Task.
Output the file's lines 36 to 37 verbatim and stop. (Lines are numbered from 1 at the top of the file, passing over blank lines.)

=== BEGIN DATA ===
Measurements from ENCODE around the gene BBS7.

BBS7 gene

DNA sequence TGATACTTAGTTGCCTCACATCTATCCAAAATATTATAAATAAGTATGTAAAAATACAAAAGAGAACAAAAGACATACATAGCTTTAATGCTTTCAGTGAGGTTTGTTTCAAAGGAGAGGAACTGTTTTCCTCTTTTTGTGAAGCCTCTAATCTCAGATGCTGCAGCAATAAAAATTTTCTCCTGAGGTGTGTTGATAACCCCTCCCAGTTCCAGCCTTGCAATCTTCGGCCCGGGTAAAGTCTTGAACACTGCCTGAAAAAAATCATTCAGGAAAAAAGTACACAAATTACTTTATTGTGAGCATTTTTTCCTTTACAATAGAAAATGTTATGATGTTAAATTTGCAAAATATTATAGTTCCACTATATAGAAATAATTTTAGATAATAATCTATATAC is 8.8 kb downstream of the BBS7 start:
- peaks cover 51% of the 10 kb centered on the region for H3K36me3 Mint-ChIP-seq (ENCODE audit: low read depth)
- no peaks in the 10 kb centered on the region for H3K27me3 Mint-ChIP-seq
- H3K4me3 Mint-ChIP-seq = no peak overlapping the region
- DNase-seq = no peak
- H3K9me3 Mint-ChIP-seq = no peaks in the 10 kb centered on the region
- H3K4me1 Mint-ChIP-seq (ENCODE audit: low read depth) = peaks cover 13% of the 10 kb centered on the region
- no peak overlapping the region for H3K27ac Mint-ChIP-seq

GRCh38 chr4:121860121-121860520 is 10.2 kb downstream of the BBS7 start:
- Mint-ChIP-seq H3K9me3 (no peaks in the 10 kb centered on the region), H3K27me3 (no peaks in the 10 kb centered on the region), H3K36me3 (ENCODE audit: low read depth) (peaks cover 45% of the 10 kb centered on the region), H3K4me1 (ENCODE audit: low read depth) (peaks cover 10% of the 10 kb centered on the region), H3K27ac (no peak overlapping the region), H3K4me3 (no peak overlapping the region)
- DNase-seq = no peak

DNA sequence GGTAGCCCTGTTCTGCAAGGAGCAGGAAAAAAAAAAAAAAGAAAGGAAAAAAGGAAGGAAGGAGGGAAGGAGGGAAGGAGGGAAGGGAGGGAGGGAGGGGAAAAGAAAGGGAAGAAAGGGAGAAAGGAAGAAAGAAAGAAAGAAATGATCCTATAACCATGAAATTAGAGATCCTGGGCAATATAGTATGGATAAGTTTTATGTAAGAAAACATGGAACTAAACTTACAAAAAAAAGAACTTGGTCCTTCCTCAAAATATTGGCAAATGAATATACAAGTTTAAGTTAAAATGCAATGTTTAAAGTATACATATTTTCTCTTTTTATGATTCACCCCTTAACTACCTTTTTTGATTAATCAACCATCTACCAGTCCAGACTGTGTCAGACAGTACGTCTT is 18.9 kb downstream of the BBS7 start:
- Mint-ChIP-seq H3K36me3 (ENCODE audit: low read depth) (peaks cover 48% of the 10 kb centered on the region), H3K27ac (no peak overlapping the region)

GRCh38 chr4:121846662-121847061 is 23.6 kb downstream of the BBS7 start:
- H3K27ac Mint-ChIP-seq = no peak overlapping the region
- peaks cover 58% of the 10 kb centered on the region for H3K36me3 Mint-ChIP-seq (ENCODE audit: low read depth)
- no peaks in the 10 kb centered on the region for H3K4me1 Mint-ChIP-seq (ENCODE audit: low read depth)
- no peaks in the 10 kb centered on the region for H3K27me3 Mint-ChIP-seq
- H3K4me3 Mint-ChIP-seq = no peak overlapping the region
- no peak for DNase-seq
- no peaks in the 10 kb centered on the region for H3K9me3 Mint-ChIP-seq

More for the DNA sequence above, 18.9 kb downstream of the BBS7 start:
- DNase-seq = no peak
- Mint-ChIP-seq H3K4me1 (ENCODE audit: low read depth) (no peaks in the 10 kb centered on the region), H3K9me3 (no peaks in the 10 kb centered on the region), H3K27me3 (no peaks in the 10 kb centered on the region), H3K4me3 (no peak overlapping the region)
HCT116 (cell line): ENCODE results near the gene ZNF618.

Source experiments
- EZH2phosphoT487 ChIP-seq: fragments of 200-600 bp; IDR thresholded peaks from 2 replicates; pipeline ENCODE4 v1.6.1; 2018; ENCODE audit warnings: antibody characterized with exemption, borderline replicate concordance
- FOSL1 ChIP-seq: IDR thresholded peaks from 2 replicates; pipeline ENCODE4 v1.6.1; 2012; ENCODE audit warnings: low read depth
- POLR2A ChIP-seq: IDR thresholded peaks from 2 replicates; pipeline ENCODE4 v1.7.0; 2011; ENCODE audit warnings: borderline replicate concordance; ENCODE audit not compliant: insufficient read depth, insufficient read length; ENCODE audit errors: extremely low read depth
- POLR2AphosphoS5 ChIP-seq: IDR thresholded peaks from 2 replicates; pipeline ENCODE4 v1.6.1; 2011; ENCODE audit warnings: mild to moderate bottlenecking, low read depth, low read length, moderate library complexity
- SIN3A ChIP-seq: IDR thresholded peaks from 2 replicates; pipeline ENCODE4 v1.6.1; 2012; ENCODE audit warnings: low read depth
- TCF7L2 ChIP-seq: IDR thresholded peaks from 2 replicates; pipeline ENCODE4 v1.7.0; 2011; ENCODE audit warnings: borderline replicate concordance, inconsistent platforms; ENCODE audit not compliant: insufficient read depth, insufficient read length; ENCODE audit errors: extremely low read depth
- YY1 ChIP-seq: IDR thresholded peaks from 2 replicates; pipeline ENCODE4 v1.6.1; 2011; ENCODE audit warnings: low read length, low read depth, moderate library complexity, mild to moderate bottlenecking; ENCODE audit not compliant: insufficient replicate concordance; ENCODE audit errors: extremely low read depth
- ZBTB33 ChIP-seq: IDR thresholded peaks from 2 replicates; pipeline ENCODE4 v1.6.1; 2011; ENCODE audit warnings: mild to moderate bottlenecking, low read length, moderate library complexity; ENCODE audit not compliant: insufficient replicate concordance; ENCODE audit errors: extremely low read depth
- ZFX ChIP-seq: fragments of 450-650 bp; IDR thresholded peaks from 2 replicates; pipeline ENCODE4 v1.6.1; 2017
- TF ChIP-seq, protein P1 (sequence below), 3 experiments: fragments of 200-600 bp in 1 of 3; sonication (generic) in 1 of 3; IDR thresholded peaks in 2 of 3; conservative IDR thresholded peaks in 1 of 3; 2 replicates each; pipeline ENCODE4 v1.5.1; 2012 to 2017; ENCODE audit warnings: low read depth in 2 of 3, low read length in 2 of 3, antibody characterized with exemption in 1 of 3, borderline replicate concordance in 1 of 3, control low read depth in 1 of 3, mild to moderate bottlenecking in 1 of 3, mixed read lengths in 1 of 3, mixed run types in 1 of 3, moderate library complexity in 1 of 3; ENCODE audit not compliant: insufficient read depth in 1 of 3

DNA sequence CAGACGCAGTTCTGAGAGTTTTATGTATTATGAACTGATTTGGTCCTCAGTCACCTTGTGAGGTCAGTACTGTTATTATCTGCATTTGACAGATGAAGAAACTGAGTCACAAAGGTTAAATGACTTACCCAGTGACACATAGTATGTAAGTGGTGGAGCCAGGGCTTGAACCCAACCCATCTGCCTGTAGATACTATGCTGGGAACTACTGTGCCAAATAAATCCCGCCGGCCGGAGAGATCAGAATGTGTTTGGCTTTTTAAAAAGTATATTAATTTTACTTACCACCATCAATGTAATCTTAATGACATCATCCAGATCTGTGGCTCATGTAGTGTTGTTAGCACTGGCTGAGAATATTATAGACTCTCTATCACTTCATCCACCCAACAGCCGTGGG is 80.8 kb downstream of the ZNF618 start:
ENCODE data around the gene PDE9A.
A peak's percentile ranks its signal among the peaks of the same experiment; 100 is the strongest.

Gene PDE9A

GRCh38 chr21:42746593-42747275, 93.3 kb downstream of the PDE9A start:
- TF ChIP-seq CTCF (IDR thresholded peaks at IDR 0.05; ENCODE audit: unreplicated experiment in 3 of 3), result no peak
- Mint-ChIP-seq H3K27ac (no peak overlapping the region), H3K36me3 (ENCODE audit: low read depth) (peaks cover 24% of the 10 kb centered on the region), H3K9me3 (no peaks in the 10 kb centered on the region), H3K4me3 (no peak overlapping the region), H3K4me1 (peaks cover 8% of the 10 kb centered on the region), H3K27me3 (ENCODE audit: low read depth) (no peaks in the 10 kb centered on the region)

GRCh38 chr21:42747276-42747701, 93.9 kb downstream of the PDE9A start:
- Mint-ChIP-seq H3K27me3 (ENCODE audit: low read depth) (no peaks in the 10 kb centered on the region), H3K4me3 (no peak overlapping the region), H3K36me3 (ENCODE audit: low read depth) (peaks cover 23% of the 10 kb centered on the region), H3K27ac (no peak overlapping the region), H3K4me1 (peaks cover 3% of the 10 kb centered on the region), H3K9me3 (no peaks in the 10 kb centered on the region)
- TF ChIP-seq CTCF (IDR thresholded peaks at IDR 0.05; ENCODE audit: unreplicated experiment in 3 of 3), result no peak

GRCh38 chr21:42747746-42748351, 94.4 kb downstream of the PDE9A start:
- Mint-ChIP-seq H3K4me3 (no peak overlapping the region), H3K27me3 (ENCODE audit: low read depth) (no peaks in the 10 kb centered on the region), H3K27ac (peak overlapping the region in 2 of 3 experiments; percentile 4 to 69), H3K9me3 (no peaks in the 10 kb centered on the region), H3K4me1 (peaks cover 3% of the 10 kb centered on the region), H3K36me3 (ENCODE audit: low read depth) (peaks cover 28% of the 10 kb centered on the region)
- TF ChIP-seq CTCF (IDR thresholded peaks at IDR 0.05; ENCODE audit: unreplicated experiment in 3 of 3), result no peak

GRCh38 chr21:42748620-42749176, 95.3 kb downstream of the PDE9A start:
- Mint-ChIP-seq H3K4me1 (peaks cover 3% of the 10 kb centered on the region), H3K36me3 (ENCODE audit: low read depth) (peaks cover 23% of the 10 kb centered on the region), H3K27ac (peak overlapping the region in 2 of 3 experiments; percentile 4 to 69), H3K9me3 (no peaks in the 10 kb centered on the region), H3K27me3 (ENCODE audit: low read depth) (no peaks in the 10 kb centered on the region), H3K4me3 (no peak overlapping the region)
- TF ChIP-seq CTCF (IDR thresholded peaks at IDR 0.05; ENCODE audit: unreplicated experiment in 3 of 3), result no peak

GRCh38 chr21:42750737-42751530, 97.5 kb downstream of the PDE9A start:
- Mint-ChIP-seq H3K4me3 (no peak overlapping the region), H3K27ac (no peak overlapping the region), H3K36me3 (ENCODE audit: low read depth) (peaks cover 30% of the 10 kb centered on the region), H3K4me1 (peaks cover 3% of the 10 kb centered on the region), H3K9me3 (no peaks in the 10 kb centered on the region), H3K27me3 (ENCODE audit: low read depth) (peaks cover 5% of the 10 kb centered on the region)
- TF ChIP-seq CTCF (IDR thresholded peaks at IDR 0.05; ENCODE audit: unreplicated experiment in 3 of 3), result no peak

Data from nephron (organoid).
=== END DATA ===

- ZBTB33 ChIP-seq: IDR thresholded peaks from 2 replicates; pipeline ENCODE4 v1.6.1; 2011; ENCODE audit warnings: mild to moderate bottlenecking, low read length, moderate library complexity; ENCODE audit not compliant: insufficient replicate concordance; ENCODE audit errors: extremely low read depth
- ZFX ChIP-seq: fragments of 450-650 bp; IDR thresholded peaks from 2 replicates; pipeline ENCODE4 v1.6.1; 2017